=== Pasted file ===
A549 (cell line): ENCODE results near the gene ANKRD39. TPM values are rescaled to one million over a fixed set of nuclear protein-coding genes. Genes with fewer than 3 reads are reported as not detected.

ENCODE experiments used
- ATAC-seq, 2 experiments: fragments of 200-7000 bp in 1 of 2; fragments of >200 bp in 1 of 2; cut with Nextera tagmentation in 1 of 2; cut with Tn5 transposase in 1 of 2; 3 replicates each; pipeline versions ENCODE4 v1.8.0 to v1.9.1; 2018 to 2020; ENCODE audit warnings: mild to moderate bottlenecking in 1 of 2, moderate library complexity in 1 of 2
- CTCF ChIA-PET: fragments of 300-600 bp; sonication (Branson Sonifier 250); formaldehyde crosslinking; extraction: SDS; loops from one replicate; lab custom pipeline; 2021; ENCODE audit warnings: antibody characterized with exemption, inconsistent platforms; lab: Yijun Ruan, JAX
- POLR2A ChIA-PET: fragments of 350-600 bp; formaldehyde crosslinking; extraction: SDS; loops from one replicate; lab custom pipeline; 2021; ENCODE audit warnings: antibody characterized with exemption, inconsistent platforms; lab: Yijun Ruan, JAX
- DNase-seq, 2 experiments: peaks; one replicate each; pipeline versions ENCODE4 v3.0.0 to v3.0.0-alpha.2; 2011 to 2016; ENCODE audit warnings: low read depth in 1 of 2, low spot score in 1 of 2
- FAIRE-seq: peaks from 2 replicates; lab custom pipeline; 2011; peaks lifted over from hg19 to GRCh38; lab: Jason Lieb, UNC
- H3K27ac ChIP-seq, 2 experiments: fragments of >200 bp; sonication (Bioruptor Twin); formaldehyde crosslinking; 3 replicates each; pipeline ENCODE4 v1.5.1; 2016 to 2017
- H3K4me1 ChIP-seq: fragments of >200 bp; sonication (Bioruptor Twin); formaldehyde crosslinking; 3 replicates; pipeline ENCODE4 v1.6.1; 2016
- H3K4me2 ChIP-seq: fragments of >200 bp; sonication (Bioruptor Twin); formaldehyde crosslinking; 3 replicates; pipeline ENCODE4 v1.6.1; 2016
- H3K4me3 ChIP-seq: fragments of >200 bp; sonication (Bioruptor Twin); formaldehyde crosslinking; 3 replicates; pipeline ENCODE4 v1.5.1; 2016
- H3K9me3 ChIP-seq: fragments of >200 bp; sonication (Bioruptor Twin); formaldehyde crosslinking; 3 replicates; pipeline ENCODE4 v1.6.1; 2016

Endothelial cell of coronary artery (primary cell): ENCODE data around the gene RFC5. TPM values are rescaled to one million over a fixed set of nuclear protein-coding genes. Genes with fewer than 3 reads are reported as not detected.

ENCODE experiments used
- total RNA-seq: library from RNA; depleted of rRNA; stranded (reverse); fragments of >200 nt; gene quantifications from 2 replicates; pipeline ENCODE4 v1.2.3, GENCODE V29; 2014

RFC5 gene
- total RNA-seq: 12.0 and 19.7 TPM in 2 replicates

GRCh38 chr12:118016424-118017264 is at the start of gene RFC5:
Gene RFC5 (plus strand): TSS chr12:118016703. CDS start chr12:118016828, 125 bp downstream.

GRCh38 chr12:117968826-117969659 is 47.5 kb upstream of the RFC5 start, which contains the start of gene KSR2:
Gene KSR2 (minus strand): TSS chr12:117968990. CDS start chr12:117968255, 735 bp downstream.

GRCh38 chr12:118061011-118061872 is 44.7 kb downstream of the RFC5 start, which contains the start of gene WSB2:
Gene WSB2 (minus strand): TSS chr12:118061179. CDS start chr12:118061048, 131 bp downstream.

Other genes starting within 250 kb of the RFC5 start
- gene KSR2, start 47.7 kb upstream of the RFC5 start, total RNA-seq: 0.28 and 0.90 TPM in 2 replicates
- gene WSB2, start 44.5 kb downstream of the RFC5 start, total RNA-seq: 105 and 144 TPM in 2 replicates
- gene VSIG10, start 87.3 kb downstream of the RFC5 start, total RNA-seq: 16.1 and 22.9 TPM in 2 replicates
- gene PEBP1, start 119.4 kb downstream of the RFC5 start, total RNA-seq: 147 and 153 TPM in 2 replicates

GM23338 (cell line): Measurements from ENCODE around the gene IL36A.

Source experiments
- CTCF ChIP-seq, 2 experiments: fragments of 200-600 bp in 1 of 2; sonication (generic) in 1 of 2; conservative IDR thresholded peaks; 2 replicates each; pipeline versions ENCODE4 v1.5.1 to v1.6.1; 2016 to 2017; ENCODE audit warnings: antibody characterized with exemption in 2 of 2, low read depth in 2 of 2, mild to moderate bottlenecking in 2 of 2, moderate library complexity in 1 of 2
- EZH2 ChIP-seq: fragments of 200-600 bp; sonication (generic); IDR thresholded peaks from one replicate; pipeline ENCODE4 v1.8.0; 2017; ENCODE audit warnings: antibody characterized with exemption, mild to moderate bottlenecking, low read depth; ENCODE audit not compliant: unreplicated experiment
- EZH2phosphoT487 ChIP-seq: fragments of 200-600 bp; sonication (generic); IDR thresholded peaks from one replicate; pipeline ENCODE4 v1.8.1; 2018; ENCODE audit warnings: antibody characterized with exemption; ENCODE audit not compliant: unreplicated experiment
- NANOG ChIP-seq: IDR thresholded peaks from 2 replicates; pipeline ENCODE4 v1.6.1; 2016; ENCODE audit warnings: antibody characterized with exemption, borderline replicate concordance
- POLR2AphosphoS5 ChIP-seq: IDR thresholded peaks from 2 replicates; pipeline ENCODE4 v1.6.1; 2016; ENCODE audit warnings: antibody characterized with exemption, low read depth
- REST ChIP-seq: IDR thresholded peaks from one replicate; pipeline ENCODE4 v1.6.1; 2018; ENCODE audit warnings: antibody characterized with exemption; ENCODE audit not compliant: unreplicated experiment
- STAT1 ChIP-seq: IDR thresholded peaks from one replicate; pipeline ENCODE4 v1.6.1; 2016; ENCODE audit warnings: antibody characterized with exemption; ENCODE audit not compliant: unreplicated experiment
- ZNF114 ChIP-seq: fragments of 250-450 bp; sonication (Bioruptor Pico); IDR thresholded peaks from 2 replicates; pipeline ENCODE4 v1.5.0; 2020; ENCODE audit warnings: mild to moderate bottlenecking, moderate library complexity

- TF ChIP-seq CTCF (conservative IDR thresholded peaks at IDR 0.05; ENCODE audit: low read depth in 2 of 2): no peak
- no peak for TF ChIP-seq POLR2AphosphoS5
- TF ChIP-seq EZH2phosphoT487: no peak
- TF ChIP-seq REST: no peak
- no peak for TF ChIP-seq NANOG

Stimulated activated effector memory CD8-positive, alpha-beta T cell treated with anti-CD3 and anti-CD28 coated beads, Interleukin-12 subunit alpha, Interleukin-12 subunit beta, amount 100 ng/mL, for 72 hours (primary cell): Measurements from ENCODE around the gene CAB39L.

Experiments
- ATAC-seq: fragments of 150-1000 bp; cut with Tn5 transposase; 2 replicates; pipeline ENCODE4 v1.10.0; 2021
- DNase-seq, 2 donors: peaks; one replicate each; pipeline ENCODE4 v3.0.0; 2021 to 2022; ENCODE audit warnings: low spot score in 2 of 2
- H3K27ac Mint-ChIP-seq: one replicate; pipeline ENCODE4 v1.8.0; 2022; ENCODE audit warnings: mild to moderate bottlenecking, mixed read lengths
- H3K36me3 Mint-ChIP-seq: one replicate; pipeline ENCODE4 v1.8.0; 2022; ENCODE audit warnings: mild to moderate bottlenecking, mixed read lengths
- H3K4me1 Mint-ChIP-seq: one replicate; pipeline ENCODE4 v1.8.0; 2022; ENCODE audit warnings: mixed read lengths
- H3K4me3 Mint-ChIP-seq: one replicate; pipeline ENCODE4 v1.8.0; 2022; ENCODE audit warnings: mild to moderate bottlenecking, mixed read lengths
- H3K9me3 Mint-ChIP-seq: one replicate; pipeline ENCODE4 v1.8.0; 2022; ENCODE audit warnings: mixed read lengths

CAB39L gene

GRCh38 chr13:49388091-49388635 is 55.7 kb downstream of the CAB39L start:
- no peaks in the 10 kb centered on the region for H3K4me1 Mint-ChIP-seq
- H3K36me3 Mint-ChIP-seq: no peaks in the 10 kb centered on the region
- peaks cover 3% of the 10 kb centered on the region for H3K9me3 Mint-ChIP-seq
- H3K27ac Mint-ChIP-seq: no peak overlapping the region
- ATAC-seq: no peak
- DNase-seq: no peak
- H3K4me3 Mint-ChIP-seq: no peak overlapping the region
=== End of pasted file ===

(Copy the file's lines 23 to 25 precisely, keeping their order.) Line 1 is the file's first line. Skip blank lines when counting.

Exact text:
Gene WSB2 (minus strand): TSS chr12:118061179. CDS start chr12:118061048, 131 bp downstream.

Other genes starting within 250 kb of the RFC5 start
- gene KSR2, start 47.7 kb upstream of the RFC5 start, total RNA-seq: 0.28 and 0.90 TPM in 2 replicates